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Study calculates true cost of food waste in America

  • portrait photograph of Zach Conrad
    Waste not:  Zach Conrad, assistant professor of nutrition in the Department of Kinesiology & Health Sciences at William & Mary, is an expert on food waste.  Photo by Stephen Salpukas
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Americans looking to save money should start by looking in their fridge.

A new study by Zach Conrad, assistant professor in William & Mary’s Department of Kinesiology & Health Sciences, finds that the average American consumer spends roughly $1,300 per year on food that ends up being wasted.

To put that into context, his study found that on average Americans spent more annually on wasted food than they did on vehicle gasoline ($1,250); apparel ($1,207); household heating and electricity ($1,149); property taxes ($1,046); and household maintenance, repairs and insurance ($936) for the average single-person household in 2017.

“Across America, people report that saving money is the most important motivator for reducing their food waste,” Conrad said. “So it can be particularly helpful for people to compare those potential savings with the money they spend on everyday household expenses – that can really put food waste into perspective.”

The study, published today in Nutrition Journal, integrated dietary data from nearly 40,000 adults. The data were collected over a 16-year period and use nationally-representative information on food waste, food prices, eating location and food price inflation.

The findings demonstrate that consumers spent, on average, over one-quarter of their daily food budget on food that ended up being wasted, representing over $3.50 per day, Conrad explained. Meat and seafood accounted for the greatest proportion of daily food budgets spent on wasted food, followed by fruits and vegetables, grains, sweets and dairy.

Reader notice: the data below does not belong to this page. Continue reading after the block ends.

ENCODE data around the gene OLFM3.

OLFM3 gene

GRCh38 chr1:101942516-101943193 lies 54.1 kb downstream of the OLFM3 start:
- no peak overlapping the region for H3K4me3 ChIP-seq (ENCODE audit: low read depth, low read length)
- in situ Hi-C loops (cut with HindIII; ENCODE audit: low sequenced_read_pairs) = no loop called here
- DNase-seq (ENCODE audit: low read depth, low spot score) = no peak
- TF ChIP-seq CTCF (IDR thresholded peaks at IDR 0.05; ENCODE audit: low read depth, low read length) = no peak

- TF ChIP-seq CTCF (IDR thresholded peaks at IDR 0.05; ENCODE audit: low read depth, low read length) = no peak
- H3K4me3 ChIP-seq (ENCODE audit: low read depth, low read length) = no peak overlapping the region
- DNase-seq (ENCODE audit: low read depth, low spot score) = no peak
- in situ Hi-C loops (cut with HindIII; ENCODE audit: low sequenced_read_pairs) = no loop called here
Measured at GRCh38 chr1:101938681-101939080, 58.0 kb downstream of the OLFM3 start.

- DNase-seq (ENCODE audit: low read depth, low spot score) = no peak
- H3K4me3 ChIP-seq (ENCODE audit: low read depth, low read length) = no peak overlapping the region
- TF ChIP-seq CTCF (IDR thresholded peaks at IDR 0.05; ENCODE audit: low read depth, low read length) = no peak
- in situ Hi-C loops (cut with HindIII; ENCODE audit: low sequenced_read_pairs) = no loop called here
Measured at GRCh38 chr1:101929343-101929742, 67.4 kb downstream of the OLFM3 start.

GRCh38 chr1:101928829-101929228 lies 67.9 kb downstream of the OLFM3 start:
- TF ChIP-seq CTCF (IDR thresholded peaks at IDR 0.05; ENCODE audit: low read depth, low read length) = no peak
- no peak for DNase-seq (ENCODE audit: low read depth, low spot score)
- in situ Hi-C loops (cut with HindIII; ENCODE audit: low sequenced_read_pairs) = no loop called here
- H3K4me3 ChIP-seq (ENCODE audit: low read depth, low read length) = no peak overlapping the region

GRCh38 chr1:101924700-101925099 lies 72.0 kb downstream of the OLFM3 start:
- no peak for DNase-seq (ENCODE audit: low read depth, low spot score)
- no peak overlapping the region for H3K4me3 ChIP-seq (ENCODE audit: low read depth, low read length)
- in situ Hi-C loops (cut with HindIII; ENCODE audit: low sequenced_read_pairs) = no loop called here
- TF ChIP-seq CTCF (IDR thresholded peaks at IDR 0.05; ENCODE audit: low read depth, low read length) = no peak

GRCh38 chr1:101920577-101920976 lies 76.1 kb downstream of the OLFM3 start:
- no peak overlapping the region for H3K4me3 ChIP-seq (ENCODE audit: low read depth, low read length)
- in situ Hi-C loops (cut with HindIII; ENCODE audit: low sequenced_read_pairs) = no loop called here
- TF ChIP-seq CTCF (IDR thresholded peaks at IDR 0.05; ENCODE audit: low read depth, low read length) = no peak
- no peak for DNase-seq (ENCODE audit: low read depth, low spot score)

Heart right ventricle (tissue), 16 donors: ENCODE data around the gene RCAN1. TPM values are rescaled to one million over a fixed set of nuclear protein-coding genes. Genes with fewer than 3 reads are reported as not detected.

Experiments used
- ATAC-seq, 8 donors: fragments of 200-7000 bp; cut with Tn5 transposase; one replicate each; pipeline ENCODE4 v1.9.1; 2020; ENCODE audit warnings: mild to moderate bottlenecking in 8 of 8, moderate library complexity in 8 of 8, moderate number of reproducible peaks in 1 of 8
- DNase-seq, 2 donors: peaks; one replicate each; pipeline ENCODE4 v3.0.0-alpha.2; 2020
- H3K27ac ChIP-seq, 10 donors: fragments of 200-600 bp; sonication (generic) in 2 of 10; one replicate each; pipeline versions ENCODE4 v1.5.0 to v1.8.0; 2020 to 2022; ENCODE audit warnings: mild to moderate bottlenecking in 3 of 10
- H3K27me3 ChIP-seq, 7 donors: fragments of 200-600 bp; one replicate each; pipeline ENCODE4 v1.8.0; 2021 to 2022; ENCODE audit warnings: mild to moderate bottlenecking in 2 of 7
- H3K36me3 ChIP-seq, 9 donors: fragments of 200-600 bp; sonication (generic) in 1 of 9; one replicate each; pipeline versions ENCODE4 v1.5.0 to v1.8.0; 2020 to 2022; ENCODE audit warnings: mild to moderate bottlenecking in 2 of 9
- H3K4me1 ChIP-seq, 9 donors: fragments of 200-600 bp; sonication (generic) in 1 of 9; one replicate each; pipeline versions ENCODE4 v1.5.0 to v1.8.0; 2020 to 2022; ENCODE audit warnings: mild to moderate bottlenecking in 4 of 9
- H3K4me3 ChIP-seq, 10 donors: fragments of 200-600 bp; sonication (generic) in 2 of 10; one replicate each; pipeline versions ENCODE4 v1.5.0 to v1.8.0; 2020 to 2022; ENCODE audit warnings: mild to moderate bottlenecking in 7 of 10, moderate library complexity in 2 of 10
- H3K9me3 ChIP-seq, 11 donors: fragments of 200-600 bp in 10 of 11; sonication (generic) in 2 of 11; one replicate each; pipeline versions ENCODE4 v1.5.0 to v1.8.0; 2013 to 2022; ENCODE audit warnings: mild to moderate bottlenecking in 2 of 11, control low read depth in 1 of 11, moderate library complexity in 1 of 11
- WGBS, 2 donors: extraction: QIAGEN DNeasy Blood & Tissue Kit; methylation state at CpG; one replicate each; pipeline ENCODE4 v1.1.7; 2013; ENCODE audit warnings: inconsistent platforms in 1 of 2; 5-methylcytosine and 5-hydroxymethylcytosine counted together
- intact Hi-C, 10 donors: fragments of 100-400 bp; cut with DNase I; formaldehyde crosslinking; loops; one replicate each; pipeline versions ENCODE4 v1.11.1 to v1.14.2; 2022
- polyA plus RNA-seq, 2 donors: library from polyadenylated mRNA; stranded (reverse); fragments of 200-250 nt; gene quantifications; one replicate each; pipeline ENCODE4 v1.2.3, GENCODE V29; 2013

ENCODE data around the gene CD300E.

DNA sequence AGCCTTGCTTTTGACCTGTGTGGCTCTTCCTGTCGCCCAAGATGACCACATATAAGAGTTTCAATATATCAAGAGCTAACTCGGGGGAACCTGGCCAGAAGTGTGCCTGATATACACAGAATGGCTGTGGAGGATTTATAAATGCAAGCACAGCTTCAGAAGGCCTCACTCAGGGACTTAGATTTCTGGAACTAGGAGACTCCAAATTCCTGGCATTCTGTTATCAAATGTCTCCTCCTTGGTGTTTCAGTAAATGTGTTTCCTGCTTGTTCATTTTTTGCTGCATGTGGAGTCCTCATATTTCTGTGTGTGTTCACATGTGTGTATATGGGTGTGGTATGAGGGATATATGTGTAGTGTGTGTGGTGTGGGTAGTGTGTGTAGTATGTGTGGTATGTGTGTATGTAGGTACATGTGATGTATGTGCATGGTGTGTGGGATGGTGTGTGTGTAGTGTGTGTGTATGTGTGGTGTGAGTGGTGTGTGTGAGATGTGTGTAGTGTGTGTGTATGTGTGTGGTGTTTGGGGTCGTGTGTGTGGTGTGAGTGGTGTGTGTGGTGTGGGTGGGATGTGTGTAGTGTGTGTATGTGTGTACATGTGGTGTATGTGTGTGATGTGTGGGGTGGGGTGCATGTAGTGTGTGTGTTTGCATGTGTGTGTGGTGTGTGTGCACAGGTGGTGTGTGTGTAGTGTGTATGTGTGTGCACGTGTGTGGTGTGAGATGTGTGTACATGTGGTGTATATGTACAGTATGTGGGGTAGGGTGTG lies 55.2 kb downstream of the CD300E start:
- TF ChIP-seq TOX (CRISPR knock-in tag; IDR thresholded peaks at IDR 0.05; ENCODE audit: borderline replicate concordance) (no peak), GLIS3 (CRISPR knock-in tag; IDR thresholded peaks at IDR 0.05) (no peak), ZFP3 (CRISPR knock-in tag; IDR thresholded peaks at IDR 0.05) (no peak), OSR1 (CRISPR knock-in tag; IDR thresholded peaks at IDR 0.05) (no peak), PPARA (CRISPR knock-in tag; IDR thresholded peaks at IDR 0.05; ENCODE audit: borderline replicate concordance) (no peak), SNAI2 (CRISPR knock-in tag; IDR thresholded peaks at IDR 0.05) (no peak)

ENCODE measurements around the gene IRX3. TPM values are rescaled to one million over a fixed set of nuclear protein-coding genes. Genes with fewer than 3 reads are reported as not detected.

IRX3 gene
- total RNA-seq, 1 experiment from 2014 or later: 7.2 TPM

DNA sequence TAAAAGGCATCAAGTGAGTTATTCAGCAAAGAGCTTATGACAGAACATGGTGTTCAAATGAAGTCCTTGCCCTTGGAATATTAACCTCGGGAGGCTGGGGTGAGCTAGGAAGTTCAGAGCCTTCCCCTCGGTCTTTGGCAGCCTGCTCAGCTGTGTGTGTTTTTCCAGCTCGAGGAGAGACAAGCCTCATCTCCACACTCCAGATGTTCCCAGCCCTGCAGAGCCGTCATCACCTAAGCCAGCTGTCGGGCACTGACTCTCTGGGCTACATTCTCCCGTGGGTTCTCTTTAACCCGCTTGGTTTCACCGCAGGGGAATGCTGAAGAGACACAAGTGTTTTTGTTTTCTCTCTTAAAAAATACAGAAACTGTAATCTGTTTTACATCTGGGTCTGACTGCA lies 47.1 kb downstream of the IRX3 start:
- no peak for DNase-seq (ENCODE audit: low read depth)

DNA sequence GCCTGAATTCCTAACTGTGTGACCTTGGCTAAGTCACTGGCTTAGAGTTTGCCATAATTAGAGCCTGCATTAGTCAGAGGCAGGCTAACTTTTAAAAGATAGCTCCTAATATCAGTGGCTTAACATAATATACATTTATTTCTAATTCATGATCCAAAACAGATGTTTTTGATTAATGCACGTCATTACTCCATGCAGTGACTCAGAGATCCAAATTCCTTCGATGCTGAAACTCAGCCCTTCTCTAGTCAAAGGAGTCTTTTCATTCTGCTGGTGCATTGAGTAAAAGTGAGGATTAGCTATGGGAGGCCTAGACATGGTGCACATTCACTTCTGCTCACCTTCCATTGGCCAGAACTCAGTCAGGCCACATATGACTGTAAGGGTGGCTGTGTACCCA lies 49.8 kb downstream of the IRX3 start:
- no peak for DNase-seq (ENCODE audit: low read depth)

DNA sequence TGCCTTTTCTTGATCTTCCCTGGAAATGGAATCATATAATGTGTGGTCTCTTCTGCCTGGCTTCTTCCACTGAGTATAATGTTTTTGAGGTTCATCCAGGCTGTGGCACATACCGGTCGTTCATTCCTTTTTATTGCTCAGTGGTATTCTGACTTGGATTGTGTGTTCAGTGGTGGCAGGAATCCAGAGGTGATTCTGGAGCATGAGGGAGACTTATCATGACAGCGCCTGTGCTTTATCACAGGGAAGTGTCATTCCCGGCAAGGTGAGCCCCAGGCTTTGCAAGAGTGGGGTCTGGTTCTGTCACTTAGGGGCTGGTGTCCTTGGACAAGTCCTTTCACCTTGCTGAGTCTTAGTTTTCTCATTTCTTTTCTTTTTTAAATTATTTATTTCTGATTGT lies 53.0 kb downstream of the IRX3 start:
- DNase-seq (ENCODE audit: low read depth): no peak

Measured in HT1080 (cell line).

“Until now, we didn’t have up-to-date information about the amount of money that people were spending every day on food that ends up being wasted,” Conrad said. “We didn’t know whether that waste was occurring at home or at restaurants. This study fills those gaps, and pinpoints specific foods that contribute most to that expense on a daily basis. That can help people reduce their waste and increase their budgets.”

Changing habits saves money, but it could also save lives. Conrad notes that poor diet is the leading risk factor for morbidity and mortality in the U.S. Less than 10 percent of Americans consume the recommended amounts of fruits and vegetables, and 60 to 70 percent exceed the recommendations for empty calories like added sugars and saturated fat, he added.

At the same time, the average American wastes about one pound of food every day, including large amounts of healthy foods like fruits and vegetables, Conrad explained.

And it’s not just food that goes to waste. All of the agricultural inputs like pesticides, fertilizers, irrigation water and energy go to waste right along with it. These wasted inputs contribute to environmental problems like greenhouse gas emissions, water pollution, soil erosion and biodiversity loss, Conrad explained.

“Food waste represents massive amounts of wasted money and needless environmental impact from wasted greenhouse gas emissions and energy,” Conrad said. “At a time when we all need to reduce our environmental footprint and tighten our purse strings, reducing our food waste can help us accomplish both of those goals.”